The move from 0.25% to 0.5% reverses the cut that was put in place immediately following last year’s EU referendum. This could be a signal of shift in policy from the Bank, which may well initiate further rate hikes in the months ahead to combat a rise in inflation.
“The nine MPC members voted seven to two in favour of a rise, but crucially the announcement was accompanied by minutes that painted a cautious picture on future interest rate increases due to the fragile nature of the economy and uncertainty over Brexit,” said Toni Meadows, chief investment officer at Omnis Investments.
“Policy makers also omitted language from previous statements saying that more hikes could be needed than financial markets expect. This implies officials are comfortable with pricing for two more quarter-point increases, roughly one by late next year and another in 2020.”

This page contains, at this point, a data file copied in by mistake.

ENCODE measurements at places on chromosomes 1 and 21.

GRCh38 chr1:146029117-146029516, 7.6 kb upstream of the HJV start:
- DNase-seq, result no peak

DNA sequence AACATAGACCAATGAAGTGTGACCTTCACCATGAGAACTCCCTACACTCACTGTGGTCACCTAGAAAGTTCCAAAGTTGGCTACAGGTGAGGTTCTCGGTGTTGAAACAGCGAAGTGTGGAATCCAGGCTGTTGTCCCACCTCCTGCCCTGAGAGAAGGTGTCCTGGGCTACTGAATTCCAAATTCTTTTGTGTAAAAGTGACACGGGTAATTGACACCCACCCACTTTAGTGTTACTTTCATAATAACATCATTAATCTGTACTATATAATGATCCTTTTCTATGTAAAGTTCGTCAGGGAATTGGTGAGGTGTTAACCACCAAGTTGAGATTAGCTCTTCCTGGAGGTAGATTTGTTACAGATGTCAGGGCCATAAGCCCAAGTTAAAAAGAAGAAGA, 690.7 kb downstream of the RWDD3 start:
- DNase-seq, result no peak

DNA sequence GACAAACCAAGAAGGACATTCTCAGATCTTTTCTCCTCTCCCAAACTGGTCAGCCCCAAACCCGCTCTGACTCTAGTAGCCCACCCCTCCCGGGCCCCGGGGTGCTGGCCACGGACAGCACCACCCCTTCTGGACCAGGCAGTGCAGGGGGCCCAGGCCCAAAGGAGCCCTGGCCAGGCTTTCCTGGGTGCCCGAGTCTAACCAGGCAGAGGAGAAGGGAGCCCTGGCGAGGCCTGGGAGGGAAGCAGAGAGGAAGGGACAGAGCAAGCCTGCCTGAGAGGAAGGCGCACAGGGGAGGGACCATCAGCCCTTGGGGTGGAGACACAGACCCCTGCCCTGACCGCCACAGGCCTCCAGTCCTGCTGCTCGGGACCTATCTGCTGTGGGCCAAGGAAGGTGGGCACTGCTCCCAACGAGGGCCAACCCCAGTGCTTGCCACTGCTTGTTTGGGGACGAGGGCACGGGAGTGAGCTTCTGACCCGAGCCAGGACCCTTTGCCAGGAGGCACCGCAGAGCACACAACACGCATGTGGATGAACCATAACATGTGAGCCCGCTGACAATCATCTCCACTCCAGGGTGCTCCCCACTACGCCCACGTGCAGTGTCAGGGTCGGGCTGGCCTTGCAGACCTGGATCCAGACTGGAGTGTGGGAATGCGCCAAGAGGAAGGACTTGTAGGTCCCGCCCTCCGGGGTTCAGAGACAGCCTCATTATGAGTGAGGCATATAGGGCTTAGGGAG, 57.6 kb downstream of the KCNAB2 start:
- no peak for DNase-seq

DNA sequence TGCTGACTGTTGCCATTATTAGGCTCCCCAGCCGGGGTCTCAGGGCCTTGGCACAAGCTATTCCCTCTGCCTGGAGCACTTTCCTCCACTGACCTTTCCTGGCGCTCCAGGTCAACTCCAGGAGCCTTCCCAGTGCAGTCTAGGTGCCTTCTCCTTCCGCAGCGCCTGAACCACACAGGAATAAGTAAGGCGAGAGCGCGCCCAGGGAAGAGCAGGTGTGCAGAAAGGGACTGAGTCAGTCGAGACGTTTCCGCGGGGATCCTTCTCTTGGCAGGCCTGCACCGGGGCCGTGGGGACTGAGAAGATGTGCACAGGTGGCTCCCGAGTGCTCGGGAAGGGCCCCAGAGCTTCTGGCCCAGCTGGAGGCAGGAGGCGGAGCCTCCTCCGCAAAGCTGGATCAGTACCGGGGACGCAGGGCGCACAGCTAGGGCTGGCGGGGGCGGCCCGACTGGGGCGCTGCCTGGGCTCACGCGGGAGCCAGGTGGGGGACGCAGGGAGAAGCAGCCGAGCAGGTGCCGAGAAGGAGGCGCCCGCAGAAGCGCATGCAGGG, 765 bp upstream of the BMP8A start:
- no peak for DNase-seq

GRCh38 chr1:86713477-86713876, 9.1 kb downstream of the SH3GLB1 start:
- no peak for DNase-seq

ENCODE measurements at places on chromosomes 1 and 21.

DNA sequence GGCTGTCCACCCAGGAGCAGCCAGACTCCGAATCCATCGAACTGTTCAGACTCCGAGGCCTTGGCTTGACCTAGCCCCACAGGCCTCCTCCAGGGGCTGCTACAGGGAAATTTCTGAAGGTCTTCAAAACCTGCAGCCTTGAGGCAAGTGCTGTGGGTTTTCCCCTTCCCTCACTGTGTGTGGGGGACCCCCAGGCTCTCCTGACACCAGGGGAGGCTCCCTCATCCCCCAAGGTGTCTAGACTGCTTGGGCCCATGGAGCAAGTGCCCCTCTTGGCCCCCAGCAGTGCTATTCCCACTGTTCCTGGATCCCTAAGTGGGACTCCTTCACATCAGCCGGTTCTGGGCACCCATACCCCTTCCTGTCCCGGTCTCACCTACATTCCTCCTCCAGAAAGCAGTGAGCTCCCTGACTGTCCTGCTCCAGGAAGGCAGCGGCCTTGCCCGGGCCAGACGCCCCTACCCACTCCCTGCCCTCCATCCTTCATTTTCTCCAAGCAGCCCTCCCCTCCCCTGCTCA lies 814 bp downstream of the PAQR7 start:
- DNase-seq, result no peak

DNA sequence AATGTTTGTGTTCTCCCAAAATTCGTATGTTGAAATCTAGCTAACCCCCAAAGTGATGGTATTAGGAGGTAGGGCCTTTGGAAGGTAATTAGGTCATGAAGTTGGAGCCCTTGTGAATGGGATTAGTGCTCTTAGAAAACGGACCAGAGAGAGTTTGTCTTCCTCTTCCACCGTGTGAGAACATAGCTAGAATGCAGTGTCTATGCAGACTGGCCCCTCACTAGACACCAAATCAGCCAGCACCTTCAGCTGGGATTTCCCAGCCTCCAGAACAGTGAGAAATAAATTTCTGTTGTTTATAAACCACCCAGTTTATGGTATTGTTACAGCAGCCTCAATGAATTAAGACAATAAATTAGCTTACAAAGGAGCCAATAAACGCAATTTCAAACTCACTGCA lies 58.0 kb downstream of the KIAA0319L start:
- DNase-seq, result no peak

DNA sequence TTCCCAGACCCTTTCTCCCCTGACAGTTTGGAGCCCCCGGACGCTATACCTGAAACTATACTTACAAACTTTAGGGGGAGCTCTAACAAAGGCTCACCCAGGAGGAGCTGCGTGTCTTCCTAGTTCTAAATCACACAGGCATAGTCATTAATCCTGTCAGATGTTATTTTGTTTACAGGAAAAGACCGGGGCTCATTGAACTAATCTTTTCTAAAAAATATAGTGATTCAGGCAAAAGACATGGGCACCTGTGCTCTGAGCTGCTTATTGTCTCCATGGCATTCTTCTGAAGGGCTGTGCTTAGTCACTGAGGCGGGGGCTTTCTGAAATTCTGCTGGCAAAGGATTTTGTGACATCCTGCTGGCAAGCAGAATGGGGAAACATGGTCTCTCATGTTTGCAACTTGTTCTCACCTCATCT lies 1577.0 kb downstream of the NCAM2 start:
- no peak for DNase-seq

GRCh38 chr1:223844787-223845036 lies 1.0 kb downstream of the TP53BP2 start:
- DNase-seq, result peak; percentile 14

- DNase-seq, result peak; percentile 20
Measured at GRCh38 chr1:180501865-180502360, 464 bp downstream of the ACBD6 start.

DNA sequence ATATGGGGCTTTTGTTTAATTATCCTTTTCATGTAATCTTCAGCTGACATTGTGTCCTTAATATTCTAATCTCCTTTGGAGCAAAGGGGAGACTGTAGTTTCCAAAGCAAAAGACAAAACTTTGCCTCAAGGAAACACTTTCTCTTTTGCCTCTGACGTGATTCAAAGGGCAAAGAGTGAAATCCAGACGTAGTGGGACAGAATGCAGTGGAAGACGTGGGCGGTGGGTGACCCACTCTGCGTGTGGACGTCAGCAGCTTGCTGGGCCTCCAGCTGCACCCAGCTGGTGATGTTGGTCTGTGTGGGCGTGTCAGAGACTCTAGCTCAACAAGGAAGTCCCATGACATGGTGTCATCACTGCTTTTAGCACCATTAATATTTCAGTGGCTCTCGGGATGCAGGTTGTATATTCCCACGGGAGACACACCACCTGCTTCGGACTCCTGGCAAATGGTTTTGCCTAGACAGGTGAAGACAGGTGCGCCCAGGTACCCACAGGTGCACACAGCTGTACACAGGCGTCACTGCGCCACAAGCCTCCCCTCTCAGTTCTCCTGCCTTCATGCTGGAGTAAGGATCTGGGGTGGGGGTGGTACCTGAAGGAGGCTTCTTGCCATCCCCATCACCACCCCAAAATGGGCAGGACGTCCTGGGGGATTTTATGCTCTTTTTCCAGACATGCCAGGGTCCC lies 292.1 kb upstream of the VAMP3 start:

The Omnis Managed Portfolio Service and constituent Omnis funds are monitored daily, as are movements in equity markets, bonds and currencies.
Meadows notes that the Bank’s dovish tone on the future path of interest rates pushed bond yields lower, which is positive for UK gilt prices.
“It also hit the value of sterling and this is positive for our global bond and equity holdings,” he said.
“The UK equity market initially rallied but has subsequently settled back at similar levels to before the announcement.”
Across the Atlantic, today will also see the widely anticipated announcement of a new chair for the US Federal Reserve. The expected selection of Jay Powell instead of John Taylor also paints a dovish picture for the future path of interest rates in the US, and is broadly supportive of equity markets.
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